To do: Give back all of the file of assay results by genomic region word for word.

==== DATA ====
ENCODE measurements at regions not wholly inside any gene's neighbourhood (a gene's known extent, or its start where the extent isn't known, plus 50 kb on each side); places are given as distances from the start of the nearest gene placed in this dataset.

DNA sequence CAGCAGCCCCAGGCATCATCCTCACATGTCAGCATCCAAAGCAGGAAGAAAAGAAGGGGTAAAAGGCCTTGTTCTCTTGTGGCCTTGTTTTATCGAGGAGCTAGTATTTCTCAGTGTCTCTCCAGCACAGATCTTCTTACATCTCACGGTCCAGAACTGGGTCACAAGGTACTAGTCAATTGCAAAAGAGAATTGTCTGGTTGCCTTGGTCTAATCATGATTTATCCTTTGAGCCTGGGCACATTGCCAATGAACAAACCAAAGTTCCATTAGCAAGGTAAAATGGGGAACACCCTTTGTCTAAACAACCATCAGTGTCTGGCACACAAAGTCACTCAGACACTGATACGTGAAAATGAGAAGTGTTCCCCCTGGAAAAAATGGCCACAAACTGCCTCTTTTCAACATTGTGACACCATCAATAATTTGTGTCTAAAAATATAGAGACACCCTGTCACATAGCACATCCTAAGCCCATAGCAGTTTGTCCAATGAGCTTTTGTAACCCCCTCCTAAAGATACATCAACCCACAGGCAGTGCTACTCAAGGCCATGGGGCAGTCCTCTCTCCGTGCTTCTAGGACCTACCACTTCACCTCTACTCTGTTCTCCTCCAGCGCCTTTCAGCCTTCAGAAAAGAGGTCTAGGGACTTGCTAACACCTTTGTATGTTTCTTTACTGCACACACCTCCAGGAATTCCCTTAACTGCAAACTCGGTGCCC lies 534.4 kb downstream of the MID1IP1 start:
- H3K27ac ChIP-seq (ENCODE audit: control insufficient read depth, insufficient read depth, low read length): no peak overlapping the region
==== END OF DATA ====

ENCODE measurements at regions not wholly inside any gene's neighbourhood (a gene's known extent, or its start where the extent isn't known, plus 50 kb on each side); places are given as distances from the start of the nearest gene placed in this dataset.

DNA sequence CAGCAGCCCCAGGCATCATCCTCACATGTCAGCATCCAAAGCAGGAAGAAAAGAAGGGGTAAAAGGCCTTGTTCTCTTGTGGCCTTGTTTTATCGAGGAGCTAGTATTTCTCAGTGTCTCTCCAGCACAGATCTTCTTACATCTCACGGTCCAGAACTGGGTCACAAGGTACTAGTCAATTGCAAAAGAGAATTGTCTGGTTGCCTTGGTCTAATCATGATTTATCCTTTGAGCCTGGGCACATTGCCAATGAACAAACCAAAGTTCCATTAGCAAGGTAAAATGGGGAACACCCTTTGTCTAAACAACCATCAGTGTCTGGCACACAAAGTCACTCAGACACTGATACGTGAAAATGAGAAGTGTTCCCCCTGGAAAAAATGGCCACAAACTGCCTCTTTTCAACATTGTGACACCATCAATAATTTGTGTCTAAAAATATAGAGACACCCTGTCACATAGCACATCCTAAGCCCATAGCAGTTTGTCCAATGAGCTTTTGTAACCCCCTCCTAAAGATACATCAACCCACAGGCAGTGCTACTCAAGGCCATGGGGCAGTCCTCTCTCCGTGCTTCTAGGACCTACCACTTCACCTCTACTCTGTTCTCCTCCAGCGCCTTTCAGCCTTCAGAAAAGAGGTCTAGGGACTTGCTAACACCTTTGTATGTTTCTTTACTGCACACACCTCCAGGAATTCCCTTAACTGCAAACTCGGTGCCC lies 534.4 kb downstream of the MID1IP1 start:
- H3K27ac ChIP-seq (ENCODE audit: control insufficient read depth, insufficient read depth, low read length): no peak overlapping the region